Wednesday, February 12, 2014

Book-A-Day 2014 #43: From the New World, Vol. 2 by Kishi and Oikawa

First of all, let's admire the pants worn by the redhead on that cover to the left. American comics have been battling the scourge of boob socks for many years now, but manga have leapfrogged that with the amazing invention of butt socks! (Seriously, what kind of fabric would that have to be -- not even yoga pants cling in the crack like that. One suspects the old comics shortcut of drawing a naked girl and then drawing pretend clothes on her.)

Anyway, fashion faux pas aside, From the New World, Vol. 2 is an adventure manga, adapted from Yusuke Kishi's popular dystopian novel by artist Toru Oikawa, as part of that property's relentless march towards total world dominance. (There's a short backup story about the making of the anime -- I am not kidding when I say popular Japanese stories flower into every other possible media at the earliest opportunity.)

It's a thousand years in the future. Humans are rare on Earth -- possibly only existing in one small settlement in Japan. And the teenagers are all studying at the Holistic Class to use their magick, which has vast but conveniently unspecified abilities. Most of the world is the home of Morph Rats, who seem to be uplifted animals -- possibly different animals in different places, since we see a couple of varieties in this book. Most Morph Rats are properly subservient to the human "gods," but in the first volume, some overseas (and thus untrustworthy?) Morph Rats caused trouble leading to our teen heroes being trapped in the local Morph Rat underground burrow.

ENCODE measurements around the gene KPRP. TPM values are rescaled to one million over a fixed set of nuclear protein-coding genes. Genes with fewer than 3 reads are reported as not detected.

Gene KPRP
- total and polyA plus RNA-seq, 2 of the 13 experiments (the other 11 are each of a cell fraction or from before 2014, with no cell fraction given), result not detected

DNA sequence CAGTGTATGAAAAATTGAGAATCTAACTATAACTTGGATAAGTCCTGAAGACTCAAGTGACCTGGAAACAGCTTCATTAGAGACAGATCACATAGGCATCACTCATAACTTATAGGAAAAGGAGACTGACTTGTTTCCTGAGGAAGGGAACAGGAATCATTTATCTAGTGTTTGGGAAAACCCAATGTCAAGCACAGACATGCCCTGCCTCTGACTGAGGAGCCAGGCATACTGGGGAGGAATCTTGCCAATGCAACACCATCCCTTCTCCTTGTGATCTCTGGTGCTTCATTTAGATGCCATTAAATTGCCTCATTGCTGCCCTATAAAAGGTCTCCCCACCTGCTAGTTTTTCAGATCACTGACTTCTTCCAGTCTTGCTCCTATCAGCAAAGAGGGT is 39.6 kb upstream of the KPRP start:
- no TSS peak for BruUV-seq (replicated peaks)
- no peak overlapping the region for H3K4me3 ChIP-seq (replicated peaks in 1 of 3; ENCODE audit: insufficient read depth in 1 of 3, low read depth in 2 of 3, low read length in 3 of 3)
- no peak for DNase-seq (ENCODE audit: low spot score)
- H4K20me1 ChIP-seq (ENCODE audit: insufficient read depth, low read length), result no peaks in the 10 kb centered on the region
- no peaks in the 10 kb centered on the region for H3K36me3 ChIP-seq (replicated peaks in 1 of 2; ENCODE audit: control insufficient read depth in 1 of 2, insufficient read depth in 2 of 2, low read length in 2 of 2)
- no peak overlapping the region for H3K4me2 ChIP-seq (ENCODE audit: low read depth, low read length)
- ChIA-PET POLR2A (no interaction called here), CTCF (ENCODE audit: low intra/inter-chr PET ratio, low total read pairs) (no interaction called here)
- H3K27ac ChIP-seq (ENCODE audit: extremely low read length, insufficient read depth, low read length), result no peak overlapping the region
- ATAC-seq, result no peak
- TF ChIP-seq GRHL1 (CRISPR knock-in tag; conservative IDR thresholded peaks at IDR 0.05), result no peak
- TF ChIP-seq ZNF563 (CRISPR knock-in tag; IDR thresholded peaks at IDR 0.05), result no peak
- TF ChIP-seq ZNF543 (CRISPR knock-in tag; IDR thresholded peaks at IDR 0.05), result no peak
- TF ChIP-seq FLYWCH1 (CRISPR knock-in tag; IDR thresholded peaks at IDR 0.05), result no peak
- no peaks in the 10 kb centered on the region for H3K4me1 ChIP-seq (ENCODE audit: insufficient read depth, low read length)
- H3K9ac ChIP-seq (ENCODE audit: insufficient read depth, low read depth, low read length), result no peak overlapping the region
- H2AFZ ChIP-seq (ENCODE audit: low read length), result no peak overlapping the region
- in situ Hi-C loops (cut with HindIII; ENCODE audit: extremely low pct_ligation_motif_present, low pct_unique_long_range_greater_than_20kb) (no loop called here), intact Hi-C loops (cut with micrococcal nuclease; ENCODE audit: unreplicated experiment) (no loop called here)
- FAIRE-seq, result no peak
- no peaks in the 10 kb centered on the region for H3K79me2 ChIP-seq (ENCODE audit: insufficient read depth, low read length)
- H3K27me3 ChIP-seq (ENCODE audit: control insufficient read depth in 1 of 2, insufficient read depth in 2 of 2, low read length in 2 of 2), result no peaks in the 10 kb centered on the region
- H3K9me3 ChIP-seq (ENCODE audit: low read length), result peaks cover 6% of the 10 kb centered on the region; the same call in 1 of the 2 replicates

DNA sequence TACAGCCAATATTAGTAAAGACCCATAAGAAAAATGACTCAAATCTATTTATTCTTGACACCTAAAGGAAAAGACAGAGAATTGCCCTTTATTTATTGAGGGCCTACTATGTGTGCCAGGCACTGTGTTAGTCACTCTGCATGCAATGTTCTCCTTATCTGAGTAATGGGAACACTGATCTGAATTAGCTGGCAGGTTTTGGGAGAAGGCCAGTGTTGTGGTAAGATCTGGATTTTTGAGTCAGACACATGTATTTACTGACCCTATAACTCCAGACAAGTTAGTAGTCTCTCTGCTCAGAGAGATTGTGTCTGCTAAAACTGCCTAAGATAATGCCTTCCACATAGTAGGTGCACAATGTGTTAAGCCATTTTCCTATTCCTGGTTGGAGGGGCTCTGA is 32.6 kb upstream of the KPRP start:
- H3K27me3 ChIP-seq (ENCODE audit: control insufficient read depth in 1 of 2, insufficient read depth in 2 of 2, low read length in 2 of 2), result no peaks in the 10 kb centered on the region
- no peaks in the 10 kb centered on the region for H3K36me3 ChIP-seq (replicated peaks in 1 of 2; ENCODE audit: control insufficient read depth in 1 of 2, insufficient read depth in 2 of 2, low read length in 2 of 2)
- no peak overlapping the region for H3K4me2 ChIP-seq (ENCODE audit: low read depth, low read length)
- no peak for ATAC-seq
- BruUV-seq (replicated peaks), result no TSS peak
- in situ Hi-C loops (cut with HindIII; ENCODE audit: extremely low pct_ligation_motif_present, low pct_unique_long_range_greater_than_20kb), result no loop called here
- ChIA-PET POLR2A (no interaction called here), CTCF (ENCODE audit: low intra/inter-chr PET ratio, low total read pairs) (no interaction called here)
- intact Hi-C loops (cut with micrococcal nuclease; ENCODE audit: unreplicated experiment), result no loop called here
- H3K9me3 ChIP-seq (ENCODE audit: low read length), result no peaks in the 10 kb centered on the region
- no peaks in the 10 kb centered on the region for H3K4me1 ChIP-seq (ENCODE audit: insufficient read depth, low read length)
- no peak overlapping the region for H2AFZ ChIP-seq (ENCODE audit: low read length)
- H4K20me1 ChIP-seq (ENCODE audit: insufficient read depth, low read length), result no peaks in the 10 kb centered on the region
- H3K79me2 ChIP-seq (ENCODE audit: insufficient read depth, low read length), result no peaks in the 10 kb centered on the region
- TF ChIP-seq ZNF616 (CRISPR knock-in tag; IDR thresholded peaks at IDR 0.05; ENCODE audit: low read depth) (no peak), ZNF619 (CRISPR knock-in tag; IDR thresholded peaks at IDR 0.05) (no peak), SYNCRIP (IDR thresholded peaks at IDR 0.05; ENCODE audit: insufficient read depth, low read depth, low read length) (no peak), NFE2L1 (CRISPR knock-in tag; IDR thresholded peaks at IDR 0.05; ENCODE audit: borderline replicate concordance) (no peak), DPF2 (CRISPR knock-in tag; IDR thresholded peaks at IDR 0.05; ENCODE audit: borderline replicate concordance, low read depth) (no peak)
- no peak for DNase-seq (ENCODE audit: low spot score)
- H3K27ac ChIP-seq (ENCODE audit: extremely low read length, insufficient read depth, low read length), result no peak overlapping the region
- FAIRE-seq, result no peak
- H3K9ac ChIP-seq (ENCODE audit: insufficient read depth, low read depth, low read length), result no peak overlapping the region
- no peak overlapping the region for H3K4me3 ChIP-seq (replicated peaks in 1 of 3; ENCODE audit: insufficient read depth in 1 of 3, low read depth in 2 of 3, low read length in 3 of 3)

(And, yes, one could definitely read the gods-Morph Rats thing as a very unsubtle allegory, particularly since all of the humans are Japanese. But let's pass over that for now.)

From the New World is a YA story, which means adults must be perfidious, duplicitous, vicious, and other nasty things ending in -ous. And so we learn that they are, and so our main heroine -- Saki, the one with her boobs falling out on the cover -- learns the truth of their rotten-to-the-core society in the course of this book, during which she also attempts to save her One Twu Wuv from those fiendish plots. And there's the usual person with powers vastly too powerful to be controlled. (cf. Akira's Tetsuo and every other character in Naruto)

Oikawa contributes attractive art -- the Morph Rats are suitably creepy, the backgrounds are detailed, and the action scenes well-designed (and, of course, the attractive youngsters are quite attractive) -- to this very audience-pleasing story. This is aimed squarely at that large audience that loves both manga and The Hunger Games, and isn't too picky about it. I hope they enjoy it.

Book-A-Day 2014 Introduction and Index

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